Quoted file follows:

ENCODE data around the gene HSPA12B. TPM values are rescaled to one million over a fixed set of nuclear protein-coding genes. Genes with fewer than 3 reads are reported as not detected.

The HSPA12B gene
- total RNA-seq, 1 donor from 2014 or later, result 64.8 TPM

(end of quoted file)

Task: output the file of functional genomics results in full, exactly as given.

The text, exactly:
ENCODE data around the gene HSPA12B. TPM values are rescaled to one million over a fixed set of nuclear protein-coding genes. Genes with fewer than 3 reads are reported as not detected.

The HSPA12B gene
- total RNA-seq, 1 donor from 2014 or later, result 64.8 TPM